The world is upside down. Conservative David Cameron attacks the middle classes, Labour’s Ed Milliband fights for them. The Coalition Government that wants to shrink government is expanding it to take in the activities of unaccountable quangos.

It was Denis Healey who as Chancellor set about squeezing the rich until the “pips squeaked”. Now we hear that George Osborne is to savage the generous tax breaks enjoyed by higher earners investing in private pensions. The pension industry won’t be putting much money into the party coffers in the near future. Four billion pounds a year is to be taken out of their coffers by this measure.

We are living in interesting times. Yet one could also ask how we ever got into a situation where any of this was done in he first place. Why did anyone allow the establishment of these quangos that appear to have absolutely no relationship with the either the voter or the tax payer? The amalgamation of the Competition Commission (that questions whether a take over is fair in the context of the industrial, economic, and commercial activity of the nation) with the Office of Fair Trading seems not only logical, but actually fair. The full list quangos to be abolished or absorbed will be published today.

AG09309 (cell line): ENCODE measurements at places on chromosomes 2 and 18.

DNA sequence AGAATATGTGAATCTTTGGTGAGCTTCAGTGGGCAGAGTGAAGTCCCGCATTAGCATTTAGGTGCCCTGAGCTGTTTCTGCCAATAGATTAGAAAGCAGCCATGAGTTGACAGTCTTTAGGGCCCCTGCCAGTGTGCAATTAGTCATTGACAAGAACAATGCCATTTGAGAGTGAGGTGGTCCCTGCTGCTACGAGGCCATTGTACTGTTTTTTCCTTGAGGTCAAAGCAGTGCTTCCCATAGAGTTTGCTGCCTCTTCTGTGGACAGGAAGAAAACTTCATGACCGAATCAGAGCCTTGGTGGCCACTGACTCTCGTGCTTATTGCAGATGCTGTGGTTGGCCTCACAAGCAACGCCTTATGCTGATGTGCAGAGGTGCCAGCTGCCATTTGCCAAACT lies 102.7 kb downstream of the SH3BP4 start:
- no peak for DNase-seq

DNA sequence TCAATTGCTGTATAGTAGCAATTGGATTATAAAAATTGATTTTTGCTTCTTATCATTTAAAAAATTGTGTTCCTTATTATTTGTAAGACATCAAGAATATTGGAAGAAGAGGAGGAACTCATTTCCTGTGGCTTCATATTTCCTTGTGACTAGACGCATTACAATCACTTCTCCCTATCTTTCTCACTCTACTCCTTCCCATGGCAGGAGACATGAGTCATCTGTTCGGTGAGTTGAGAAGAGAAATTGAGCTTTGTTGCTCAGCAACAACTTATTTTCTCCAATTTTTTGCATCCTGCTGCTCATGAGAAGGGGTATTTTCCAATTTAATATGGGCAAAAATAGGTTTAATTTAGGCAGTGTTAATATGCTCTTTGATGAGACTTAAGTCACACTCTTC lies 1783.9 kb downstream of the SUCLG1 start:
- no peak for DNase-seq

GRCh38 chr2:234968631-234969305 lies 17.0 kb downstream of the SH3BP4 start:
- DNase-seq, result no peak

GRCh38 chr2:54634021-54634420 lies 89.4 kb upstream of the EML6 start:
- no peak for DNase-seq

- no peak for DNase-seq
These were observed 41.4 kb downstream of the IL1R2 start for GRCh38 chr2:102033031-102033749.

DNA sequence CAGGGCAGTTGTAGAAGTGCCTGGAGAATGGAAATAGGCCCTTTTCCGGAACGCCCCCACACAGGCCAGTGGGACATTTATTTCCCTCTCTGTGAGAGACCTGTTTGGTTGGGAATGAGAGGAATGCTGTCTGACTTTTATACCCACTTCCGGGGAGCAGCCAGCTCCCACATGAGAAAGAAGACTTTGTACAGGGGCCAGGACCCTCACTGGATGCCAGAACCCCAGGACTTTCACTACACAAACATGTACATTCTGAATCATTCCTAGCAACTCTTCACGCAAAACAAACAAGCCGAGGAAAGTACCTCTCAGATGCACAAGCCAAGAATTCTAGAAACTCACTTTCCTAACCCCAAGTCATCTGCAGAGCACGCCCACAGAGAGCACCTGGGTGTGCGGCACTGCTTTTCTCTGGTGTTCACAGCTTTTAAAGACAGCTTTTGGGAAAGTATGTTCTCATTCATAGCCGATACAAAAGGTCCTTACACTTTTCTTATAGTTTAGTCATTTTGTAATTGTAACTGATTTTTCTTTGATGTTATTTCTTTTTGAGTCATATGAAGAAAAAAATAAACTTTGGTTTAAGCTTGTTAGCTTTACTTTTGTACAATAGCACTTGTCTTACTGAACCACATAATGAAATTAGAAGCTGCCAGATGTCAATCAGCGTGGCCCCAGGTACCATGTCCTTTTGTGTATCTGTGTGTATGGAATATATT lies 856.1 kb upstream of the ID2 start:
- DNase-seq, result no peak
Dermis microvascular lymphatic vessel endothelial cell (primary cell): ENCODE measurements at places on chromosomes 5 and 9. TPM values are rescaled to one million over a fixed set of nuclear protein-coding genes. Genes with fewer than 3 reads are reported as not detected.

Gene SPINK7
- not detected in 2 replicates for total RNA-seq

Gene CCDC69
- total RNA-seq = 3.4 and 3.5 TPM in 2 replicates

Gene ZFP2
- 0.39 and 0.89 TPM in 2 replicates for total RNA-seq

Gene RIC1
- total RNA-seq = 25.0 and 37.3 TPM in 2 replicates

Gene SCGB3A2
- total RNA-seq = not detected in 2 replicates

The pensions landscape at least will change for ever. No one is ever again going to allow the head of Barclays, or the deputy head of the BBC, to walk away with hundreds of thousands, if not millions of pounds of tax payers money to fund a pension that is able to pay out far more annually than the average Brit earns in a year.

The coalition talks of wanting to achieve “transparency”, and “accountability”. Will it ever extend that desire to include the way our political system works, the way Parliament functions, and the antediluvian conduct of Lords and Commons?

In short, are we in the midst of the first proper UK revolution? Or is politics only briefly on its head?